Dec
21
2010

Last night, my son Josiah and I headed over to the golf range to hit some golf balls and just hang out. This has been a tradition for us for sometime as we both love golf and even at a golf range can find a way to compete with one another for fun.

On the drive home, over an ice cream cone from McDonald’s (another more recent tradition that we probably should discontinue), we just talked and it was another one of those moments that I am pretty sure I will remember for a long time and one that I will cherish. We just talked about life in general: about his friends, about the rest of our summer plans as a family, a little bit about his future and the next year. On paper it was an insignificant couple of hours; in the test of time, it was an eternal moment.

As I came into work this morning, Matt Bell, one of our pastors came in and told me a great story. A couple of weeks ago, a fourth grade boy from our congregation had a blood cot in his brain and had to have it surgically removed in an emergency procedure. The doctors didn’t think he would be the same boy he was a week earlier. The doctors had a grim outlook for the family. At that point, Matt went and visited the family and tried to offer some comfort in a dire time.

How things have changed as of today. Matt told me he visited the family this morning at the hospital and voilà, he was speaking to the little boy and now this young boy is in the process of a full-recovery! This morning the father of this little guy spoke to Matt and conveyed to him that he is basically in the process of learning this truth — our days are numbered and we must take full advantage of them, especially with those we love. Because of this major challenge for a family, this father is re-learning in a unique way the importance of being a father. On some level, with the near loss of his son, he is learning to never take his little life for granted.

This story Matt told me is again reminding me of something that God continues to ingrain into my life at this time in my life. The thing I am really learning over these last couple of years is the privilege it is to be a father. Even though there are many challenges in being a parent, there are so many things that I have learned in these past fifteen years. My sons have taught me more than maybe anyone else has — about myself, about others and most importantly, about my own Father who continually seeks to care for me.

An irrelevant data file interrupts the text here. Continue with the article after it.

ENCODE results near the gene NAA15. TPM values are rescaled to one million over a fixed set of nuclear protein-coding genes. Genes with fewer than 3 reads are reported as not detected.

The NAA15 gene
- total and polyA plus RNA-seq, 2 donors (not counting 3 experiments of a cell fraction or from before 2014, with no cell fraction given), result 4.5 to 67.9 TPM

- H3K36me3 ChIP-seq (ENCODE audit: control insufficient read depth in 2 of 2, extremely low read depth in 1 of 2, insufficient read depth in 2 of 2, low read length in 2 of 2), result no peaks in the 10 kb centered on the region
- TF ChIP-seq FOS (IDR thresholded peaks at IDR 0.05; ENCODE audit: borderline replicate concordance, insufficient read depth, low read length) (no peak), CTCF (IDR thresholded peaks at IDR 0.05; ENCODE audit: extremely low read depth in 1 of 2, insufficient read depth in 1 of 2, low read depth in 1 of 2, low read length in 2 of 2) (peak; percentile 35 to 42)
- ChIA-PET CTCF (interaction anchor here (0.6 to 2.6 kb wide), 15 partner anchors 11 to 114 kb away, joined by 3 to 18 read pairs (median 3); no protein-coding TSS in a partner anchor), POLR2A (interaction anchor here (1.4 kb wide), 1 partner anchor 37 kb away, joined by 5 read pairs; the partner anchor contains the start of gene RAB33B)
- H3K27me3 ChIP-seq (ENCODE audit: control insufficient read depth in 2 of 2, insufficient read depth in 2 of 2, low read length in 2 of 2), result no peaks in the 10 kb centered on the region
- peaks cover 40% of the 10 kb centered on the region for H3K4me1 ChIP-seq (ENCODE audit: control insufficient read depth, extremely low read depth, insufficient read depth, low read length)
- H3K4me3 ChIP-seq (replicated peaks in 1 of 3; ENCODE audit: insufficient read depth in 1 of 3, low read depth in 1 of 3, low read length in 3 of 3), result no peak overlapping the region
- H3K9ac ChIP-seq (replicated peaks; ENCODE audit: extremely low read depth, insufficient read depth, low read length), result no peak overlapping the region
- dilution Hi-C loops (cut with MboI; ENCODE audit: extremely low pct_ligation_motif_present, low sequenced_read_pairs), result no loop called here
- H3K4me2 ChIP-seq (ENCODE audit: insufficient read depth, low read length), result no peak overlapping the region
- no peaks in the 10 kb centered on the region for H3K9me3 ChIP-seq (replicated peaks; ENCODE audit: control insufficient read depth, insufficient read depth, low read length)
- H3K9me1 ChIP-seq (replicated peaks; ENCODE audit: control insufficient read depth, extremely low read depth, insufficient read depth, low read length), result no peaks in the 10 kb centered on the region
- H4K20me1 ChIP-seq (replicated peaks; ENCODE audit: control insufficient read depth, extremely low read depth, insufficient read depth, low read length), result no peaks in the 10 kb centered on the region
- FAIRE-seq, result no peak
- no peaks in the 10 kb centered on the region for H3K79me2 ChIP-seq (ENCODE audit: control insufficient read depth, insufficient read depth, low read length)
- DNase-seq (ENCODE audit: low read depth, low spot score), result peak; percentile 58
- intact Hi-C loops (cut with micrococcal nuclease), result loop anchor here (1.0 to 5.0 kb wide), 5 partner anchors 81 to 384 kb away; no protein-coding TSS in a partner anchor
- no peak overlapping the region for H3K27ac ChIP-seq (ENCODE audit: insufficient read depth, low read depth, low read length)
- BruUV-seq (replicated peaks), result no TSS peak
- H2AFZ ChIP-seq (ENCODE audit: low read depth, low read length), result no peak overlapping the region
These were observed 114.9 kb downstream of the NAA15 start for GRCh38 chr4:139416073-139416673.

As many of you know first hand, our children grow up with a speed which we sometimes fail to take into account. As I sit here and write, I still can’t believe my first born, Josiah, will be off to college in three short years, and then two years later, my youngest will do the same. With this fleeting aspect of life, it again reminds me how each moment counts, whether it is just having fun on a golf range in the humid July air or when I am having a semi-serious conversation with my son over an ice cream cone.

“Lord, remind me how brief my time on earth will be.
Remind me that my days are numbered—
how fleeting my life is.
You have made my life no longer than the width of my hand.
My entire lifetime is just a moment to you;
at best, each of us is but a breath.”

We are merely moving shadows,
and all our busy rushing ends in nothing.
We heap up wealth,
not knowing who will spend it.
And so, Lord, where do I put my hope?
My only hope is in you.

Psalm 39: 4-7


In: Psychology
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